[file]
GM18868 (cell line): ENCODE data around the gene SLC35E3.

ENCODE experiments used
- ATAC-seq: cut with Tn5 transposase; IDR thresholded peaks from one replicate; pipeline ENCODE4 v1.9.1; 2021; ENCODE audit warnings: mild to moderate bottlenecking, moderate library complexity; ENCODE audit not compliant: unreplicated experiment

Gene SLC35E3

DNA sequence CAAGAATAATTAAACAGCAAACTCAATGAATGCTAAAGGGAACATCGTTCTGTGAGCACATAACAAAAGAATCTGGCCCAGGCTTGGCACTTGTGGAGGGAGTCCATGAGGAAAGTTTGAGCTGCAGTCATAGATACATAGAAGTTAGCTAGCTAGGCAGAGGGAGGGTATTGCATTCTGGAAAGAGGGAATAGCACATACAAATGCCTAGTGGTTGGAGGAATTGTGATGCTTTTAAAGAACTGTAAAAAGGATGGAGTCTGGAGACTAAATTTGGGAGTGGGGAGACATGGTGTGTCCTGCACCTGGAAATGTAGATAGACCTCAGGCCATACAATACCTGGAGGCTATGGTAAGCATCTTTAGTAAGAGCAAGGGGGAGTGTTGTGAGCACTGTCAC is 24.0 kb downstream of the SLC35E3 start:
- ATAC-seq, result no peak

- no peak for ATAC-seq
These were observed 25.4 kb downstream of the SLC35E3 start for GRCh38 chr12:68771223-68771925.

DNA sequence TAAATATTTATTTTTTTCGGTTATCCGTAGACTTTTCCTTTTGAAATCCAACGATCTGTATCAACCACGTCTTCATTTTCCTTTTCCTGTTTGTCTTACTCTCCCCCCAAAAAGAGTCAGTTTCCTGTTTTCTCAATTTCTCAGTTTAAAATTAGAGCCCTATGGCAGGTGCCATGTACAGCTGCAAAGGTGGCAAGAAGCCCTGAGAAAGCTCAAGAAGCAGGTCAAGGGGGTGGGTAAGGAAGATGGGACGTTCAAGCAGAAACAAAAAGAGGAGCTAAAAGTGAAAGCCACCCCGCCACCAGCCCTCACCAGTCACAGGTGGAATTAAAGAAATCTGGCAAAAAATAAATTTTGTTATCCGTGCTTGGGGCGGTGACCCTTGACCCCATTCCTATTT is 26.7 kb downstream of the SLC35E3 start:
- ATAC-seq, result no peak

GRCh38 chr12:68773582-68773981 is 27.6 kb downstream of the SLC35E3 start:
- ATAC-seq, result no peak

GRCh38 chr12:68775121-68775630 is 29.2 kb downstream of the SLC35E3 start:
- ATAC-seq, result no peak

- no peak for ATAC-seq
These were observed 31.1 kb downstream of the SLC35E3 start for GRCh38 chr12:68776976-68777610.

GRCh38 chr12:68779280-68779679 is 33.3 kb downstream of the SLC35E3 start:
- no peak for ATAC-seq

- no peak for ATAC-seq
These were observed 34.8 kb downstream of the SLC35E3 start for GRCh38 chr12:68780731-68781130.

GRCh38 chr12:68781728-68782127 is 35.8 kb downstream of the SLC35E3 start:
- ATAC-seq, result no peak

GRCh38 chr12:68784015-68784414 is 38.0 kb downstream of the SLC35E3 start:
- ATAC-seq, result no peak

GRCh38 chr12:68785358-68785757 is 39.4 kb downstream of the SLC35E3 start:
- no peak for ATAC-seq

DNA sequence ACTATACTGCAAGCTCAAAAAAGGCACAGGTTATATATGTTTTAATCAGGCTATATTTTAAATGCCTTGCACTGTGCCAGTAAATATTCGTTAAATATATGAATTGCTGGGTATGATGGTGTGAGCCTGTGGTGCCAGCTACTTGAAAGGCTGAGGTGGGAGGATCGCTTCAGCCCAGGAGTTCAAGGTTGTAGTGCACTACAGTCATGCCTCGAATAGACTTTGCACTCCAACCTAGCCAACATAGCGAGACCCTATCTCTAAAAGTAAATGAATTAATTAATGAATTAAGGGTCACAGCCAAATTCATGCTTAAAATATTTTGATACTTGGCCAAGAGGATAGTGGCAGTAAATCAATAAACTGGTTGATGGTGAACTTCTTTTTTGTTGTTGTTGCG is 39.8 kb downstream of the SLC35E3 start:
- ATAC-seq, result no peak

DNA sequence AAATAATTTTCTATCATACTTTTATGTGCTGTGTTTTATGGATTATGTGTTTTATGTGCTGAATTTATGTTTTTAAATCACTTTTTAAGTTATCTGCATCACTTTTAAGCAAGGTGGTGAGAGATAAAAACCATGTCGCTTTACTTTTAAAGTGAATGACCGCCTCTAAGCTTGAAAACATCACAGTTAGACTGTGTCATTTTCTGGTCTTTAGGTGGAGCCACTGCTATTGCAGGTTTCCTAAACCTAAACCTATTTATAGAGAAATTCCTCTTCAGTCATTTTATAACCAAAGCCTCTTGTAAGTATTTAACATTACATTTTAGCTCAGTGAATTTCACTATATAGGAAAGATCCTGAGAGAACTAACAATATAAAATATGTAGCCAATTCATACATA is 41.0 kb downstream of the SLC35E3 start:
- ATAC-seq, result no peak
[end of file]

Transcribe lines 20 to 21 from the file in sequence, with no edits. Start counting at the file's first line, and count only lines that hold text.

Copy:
These were observed 34.8 kb downstream of the SLC35E3 start for GRCh38 chr12:68780731-68781130.

GRCh38 chr12:68781728-68782127 is 35.8 kb downstream of the SLC35E3 start: